by Tim McBirney

Young Belgian Quinten Hermans of the Telenet-Fidea Lions cycling team is enjoying a strong season with top 10 rides at both the Crossvegas and Jungle Cross World Cups followed up by a third in the U23 race at the Valkenburg World Cup and another third in the U23 World Cup race this past weekend in Zeven.

This past Sunday, Hermans took the win at the 2016 Flandriencross in Hamme, and his current form confirms the potential he showed winning the 2016 European U23 continental championships, placing him comfortably in the up and coming new wave of Belgian cyclocross racers.

Hermans isn’t just focused on results, but also on seizing opportunities to give back. On Sunday at Jingle Cross, although the whole team opted not to race the UCI C1 day, Hermans and a few teammates instead spent some time in the pit for their pit crew, who was racing the amateur events:

Telenet-Fidea Turns the Tables on Its Pit Crew at Jingle Cross – Video Interview & Photos

The 2016-17 season is Herman’s third with the powerhouse Telenet Fidea Lions team. While his teams remains the same, change has come in the form of new management and sponsorships. Under the new management of retired cyclocross legend Sven Nys, Telenet Fidea as a team has been racking up impressive results this season, including Toon Aerts’ Elite Men’s European continental championship, aboard their Trek Boone bikes and Shimano components (a shift from the SRAM-equipped Ridley bikes which they were aboard last year).

Quinten Hermans' Trek Boone cyclocross bike as seen at CrossVegas. © C. Lee / Cyclocross Magazine

Quinten Hermans’ Trek Boone cyclocross bike as seen at CrossVegas. © C. Lee / Cyclocross Magazine

The move to Trek comes with Sven Nys, who helped to develop the bike in collaboration with Trek and raced it in the final two seasons of his professional career. The bike incorporates a number of features from Trek’s endurance-focused Domane Road bike such as the integrated seat post and the Isospeed Decoupler around the seat tube which provide a modest amount of flex when seated.

For 2017, the Trek Boone is not offered in the full team spec the frame which Hermans is using, although his frame is an off-the-shelf model with no special modifications or custom geometry, with a thru axle front fork and rear quick release. Hermans’ bike is fairly standard issue and nearly indistinguishable from the bikes used by his teammates (the entire Telenet-Fidea Lions team is riding disc brakes for all races this season), although one might guess that rear thru axle frames are in the works and being tested.

The Boone is fully decked out in a Shimano Dura-Ace 9070 Di2 components paired with Shimano R785 hydraulic STI levers and RS785 hydraulic calipers. Bontrager, Trek’s own component brand, takes care of the wheels, saddle, seatpost, and cockpit. Interestingly, and perhaps unsurprisingly, Herman’s opts to use the Bontrager Isocore carbon bar which has built-in padding for extra comfort and is a bar more commonly seen in use by Trek’s road racers during the spring cobbled classics.

Quinten Hermans' Trek Boone cyclocross bike features custom Dura-Ace 46-39 chainrings, with cosmetic caps to mate smoothly with the 4-arm crankset. © C. Lee / Cyclocross Magazine

Quinten Hermans’ Trek Boone cyclocross bike features custom Dura-Ace 46-39 chainrings, with cosmetic caps to mate smoothly with the 4-arm crankset. © C. Lee / Cyclocross Magazine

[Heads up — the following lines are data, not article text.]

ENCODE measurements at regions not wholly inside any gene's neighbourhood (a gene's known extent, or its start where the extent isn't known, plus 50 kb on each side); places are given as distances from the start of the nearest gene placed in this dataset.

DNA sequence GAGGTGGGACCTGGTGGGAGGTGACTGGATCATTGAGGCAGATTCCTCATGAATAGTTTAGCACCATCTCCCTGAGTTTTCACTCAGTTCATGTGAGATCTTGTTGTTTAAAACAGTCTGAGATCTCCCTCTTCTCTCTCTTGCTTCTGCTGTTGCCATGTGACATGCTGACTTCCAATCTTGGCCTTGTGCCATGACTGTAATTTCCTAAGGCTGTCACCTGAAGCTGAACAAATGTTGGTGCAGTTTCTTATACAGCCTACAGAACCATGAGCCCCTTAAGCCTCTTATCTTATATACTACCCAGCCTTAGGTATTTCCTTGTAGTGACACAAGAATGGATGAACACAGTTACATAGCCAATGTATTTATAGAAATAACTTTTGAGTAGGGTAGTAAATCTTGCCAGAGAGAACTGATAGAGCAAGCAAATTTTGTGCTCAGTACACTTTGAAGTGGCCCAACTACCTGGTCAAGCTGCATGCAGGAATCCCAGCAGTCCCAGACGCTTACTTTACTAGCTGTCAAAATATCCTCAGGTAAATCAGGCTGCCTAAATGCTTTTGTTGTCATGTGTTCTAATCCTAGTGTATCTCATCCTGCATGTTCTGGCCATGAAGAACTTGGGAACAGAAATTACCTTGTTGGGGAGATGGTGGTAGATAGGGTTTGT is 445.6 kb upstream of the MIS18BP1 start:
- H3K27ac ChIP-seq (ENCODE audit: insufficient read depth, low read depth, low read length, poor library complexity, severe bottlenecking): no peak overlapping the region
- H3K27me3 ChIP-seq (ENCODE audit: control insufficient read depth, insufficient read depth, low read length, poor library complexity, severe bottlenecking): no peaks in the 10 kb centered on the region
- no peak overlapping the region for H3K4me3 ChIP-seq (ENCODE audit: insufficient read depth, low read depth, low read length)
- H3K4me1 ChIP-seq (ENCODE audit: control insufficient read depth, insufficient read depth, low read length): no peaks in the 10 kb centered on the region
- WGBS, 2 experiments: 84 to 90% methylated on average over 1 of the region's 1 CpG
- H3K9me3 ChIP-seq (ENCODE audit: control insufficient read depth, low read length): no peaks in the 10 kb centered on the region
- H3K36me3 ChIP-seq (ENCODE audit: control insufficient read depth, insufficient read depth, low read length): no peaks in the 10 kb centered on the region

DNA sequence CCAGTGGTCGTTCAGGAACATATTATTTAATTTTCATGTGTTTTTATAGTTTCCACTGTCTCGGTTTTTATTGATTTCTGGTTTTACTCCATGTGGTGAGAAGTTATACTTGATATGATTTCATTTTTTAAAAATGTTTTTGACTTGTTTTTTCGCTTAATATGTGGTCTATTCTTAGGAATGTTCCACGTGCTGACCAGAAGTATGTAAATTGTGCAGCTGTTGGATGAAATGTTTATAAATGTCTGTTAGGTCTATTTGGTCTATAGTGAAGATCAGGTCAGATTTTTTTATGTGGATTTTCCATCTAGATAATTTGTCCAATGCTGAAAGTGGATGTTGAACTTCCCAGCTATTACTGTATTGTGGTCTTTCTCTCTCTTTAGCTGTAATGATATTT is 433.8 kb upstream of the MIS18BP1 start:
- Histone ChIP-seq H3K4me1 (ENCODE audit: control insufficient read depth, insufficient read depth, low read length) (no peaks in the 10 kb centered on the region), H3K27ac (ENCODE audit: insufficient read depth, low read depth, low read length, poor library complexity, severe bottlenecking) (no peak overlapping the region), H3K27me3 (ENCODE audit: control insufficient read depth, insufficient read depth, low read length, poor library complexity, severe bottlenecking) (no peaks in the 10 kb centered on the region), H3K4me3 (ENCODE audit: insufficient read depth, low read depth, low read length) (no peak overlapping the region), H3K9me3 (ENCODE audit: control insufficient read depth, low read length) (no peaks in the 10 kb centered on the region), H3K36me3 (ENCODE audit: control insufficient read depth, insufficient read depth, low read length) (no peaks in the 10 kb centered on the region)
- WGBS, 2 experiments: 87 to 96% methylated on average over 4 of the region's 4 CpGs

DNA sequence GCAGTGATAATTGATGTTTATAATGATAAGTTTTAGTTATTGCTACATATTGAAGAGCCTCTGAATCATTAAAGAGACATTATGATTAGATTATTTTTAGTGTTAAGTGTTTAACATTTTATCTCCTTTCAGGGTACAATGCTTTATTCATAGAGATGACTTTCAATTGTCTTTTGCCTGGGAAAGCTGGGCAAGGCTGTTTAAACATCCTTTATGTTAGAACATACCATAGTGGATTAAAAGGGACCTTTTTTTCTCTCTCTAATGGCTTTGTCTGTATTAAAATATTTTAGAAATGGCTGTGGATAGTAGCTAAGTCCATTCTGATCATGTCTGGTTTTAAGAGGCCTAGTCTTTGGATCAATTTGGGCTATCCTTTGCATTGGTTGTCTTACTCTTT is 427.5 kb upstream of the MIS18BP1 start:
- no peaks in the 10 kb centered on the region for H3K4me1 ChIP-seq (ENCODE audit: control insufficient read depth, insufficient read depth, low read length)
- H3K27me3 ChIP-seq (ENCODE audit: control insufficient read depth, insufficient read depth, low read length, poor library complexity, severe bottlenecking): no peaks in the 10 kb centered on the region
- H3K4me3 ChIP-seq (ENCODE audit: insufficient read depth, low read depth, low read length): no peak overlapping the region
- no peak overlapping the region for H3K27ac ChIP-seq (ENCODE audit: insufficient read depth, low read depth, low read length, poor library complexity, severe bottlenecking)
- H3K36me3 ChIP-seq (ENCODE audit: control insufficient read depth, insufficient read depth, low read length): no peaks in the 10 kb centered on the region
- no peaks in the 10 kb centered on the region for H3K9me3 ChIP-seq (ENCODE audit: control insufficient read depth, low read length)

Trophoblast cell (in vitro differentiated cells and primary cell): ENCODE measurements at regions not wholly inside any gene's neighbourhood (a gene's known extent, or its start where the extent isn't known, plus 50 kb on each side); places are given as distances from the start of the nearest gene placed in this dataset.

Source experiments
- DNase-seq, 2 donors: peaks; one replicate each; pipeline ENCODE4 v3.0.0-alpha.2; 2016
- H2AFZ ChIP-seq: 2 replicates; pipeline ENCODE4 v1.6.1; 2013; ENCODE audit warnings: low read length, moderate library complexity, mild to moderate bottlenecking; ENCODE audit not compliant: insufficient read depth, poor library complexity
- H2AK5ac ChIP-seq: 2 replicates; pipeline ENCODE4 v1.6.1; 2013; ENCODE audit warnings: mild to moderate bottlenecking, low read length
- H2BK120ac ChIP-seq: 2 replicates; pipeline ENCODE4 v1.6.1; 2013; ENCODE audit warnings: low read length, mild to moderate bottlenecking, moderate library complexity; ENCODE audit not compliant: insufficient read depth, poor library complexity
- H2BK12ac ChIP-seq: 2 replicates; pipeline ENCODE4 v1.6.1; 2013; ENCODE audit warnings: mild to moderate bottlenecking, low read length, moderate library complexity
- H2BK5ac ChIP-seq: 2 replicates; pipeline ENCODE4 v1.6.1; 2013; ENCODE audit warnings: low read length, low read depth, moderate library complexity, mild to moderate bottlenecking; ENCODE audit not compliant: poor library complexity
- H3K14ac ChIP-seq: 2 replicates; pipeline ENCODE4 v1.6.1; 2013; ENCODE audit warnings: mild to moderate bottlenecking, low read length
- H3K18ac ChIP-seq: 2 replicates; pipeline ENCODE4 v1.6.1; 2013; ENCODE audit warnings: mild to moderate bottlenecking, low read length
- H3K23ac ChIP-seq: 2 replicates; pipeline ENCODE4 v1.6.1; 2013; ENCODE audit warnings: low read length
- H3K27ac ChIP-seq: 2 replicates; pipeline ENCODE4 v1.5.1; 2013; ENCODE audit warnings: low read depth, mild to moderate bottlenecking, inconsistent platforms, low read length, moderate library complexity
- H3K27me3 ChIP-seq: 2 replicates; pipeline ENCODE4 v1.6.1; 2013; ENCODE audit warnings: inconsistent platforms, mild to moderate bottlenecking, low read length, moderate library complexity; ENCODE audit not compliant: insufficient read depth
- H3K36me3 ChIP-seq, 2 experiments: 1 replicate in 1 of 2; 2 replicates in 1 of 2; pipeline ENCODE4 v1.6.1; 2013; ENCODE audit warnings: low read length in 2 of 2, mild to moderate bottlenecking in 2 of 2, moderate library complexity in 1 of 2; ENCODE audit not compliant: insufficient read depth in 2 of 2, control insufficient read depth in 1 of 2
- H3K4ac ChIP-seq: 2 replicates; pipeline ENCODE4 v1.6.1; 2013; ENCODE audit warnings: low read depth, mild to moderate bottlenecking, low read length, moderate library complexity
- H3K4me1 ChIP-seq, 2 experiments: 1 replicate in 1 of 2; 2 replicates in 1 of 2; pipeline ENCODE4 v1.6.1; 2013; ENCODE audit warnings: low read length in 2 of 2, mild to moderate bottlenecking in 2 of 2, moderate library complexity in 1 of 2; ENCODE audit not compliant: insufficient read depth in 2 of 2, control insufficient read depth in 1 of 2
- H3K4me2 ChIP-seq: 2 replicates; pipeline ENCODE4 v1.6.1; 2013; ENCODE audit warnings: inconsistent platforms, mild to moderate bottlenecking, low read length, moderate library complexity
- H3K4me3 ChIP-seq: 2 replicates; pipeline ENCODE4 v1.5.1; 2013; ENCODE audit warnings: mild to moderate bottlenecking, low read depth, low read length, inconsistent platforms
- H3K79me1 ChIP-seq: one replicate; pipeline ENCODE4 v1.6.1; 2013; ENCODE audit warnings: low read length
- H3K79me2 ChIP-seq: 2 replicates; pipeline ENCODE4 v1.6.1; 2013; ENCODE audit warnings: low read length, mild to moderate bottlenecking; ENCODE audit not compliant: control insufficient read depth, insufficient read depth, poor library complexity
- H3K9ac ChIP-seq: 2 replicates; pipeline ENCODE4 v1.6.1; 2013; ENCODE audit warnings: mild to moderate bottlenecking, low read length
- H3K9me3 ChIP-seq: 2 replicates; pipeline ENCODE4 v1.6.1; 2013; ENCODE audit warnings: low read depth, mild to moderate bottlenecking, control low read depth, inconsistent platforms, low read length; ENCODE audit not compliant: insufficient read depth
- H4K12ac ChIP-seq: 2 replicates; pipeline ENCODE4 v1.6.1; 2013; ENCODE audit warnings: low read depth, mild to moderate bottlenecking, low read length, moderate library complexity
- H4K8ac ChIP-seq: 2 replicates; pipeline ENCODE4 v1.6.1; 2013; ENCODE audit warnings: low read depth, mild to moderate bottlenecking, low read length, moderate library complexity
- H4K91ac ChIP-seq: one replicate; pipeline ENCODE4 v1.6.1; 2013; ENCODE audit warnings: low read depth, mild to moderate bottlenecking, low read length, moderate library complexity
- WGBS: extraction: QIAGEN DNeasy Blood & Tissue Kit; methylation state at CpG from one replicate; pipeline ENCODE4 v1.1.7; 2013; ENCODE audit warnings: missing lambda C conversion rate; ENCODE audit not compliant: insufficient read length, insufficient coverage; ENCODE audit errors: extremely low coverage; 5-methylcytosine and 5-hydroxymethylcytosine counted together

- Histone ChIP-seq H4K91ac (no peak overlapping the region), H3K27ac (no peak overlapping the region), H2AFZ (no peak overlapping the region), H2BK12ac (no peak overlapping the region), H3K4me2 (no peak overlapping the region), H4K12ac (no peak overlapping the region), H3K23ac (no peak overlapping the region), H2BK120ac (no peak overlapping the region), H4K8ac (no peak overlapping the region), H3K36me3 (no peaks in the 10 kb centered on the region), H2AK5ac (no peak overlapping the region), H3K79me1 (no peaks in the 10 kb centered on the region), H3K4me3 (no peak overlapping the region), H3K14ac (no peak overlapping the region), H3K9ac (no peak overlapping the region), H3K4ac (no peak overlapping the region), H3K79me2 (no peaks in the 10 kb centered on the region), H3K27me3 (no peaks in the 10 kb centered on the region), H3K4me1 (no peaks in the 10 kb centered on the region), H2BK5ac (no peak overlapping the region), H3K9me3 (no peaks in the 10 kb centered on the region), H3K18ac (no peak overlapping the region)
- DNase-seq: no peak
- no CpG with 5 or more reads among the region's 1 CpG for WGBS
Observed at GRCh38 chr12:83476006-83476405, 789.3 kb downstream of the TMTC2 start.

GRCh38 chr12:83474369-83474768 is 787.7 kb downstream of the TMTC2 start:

The pedals of choice were an unbranded Shimano SPD simply marked “prototype.” The pedal looks very similar to the older style Shimano XTR and 959 pedals which have been a longtime favorite of cyclocross racers for their mud clearance, and are essentially identical to the prototypes used by Sven Nys on his Trek Boone and Colnago Prestige in years past.

Quinten Hermans' Trek Boone cyclocross bike featured Shimano prototype SPD pedals optimized for mud clearance, not shoe stability. © C. Lee / Cyclocross Magazine

Quinten Hermans’ Trek Boone cyclocross bike featured Shimano prototype SPD pedals optimized for mud clearance, not shoe stability. © C. Lee / Cyclocross Magazine

Hermans also opts for an aluminum Bontrager stem on his Boone, presumably for durability reasons. The build is finished off with the widely used Dugast Typhoon tubulars in 33c width.

Overall, it’s a fairly standard build on a common frameset, unlike Sophie de Boer’s World Cup-winning mystery bike, or Katie Compton’s Wick Werks and KMC-dressed Trek Boone.

See the full photo gallery below the specs. Can’t get enough of these pro bikes? See more pro cyclocross bike profiles here.

Quinten Hermans’ Trek Boone Bike Specs:

Frame: Trek Boone Disc
Fork: Trek, Carbon
Shifter/Brake Levers: Shimano R785 Hydraulic di2 disc brake
Brake Calipers: Shimano R785 Hydraulic road, flat mount
Rotors: Shimano Ice Tech 140mm centerlock
Rear Derailleur: Shimano Dura-Ace 9070 Di2
Front Derailleur: Shimano Dura-Ace 9070 Di2
Crankset: Shimano Dura Ace 9000
Chainring(s): Shimano Dura-Ace custom 46/39 chainrings
Cassette: Shimano Dura Ace 11-28
Stem: Bontrager Elite Aluminum
Handlebar: Bontrager Isocore carbon
Seatpost: Bontrager proprietary integrated seatpost for Trek Boone
Saddle: Bontrager Montrose Pro
Pedals: Shimano Prototype SPD
Wheels: Bontrager Aeolus 3 Disc Tubular
Hubs: Bontrager Aeolus
Tires: Andre Dugast Typhoon 700x33c tubulars

Quinten Hermans’ Trek Boone Cyclocross Bike Photo Gallery:

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Quinten Hermans' Trek Boone cyclocross bike features Trek's iconic Isospeed Decoupler that pivots on a bearing to add additional compliance when seated. © C. Lee / Cyclocross Magazine

Quinten Hermans’ Trek Boone cyclocross bike features Trek’s iconic Isospeed Decoupler that pivots on a bearing to add additional compliance when seated. © C. Lee / Cyclocross Magazine

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